Spirituality is a process that requires both contemplative persistence and intellectual surrender. Little effort is needed to believe that life is mostly random happenstance. Tremendous effort is needed to comprehend what cannot be logically explained. Neither effort has any meaningful return unlike the surrender I described above, which pays immediate dividends if it is sincere, passionate and unconditional. When you accept that forces exist in ways that defy explanation, you are no longer burdened by the need for empirical evidence that all life is connected and all lives are purposeful. You simply accept it because in your heart you know it to be true. You embrace it and it embraces you. Some call it faith and others call it fate. It's all the same to me and it doesn't matter how you get there. I respect anyone who commits themselves to spiritual endeavors as long as it goes beyond blindly accepting whatever they are told. Commitment to a ritual without conviction of the heart nets you nothing. To simply go through the motions of religious practice without the pursuit of spiritual enlightenment is both pointless and ultimately unrewarding. I don't believe you can ever experience heaven, or nirvana, or self-actualization, or whatever you seek without an honest, cognitive exploration of your individual spirituality. Although my definitions might differ from others, I can say without hesitation that I believe in God, I believe in prayer, I believe in faith and fate, and I believe we are all connected by a force that must be engaged but can never be fully understood.

So whenever I’m asked if I’m religious, my answer usually goes something like this……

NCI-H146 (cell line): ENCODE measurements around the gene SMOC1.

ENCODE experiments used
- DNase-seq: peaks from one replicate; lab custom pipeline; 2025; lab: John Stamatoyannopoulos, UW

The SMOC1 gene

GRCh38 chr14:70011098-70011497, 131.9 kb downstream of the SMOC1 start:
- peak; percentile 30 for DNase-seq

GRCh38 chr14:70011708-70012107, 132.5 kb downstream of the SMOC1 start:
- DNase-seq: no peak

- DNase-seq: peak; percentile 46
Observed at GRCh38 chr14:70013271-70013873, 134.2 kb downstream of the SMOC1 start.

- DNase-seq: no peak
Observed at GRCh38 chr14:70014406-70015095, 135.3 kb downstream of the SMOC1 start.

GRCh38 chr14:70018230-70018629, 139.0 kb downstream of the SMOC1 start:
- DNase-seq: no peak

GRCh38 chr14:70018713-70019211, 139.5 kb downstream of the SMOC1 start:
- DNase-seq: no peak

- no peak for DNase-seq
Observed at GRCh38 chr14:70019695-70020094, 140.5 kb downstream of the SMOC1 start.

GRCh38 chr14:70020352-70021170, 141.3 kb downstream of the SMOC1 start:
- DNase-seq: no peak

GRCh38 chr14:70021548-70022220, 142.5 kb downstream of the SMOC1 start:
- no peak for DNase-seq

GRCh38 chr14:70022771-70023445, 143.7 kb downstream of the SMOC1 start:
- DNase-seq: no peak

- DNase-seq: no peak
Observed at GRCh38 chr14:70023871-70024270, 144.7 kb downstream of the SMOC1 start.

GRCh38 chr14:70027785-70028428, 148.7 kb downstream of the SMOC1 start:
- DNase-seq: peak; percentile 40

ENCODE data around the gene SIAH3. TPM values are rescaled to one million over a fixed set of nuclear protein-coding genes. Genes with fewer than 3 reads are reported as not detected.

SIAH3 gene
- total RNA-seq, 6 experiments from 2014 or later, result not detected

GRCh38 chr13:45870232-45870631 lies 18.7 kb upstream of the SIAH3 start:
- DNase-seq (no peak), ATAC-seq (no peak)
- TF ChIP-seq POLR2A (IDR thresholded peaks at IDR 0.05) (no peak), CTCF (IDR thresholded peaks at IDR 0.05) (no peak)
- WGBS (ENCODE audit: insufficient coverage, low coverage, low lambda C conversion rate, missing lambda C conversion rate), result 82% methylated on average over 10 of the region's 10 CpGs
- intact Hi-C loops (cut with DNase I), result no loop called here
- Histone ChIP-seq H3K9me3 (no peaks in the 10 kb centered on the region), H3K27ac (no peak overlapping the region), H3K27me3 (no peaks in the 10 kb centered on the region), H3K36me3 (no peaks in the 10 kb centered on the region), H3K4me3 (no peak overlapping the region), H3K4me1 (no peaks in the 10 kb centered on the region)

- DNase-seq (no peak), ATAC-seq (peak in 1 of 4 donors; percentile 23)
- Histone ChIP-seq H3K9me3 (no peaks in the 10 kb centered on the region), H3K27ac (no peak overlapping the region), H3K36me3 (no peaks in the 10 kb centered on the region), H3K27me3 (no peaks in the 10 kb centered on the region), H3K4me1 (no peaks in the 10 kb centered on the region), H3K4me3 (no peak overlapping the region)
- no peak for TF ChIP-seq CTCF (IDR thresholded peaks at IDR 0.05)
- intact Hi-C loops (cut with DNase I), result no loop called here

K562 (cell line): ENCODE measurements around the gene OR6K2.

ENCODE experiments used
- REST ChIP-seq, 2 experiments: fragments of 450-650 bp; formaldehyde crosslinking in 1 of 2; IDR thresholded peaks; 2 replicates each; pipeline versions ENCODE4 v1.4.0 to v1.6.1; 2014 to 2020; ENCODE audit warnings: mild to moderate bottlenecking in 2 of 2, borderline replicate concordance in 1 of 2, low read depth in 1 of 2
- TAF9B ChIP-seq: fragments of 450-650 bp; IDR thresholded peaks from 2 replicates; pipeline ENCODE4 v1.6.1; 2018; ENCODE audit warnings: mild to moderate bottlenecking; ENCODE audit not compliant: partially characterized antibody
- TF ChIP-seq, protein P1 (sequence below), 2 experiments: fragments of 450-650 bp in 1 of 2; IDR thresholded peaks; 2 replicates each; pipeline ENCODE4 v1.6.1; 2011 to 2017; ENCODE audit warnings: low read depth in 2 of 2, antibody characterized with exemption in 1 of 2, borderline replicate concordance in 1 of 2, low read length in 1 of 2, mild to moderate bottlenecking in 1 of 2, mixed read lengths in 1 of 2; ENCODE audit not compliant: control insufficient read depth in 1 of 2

• I believe you are religious not by proclaiming it, but by living it. That your actions and the thoughts that occupy your mind, day in and day out, on this earth, in this time, are more important than any profession of faith.
  • I believe you are religious when you stop deluding yourself that you are self-derived, self-sufficient, or self-sustaining, whether you believe in creation or evolution, or neither, or both.
  • I believe you are religious when you hold some hope beyond the present, some self-respect beyond your failures whether you believe in an after-life or not.
  • I believe you are religious when your heart is capable of boundless joy because you are driven by the notion that life is a gift and should be treated as such. 
  • I believe you are religious when it is your impulse to seek out the good in all things because you passionately believe it exists in all things.
  • I believe you are religious when you have an abiding gratitude for all you have received regardless of your circumstances or the circumstances of others.
  • I believe you are religious when you can look beyond the whole of mankind and see the splendor of the universe and a purpose in your own heart.
  • I believe you are religious when you have done all that you can to know your own heart and then, in confidence, entrust yourself to a force that is much larger than yourself.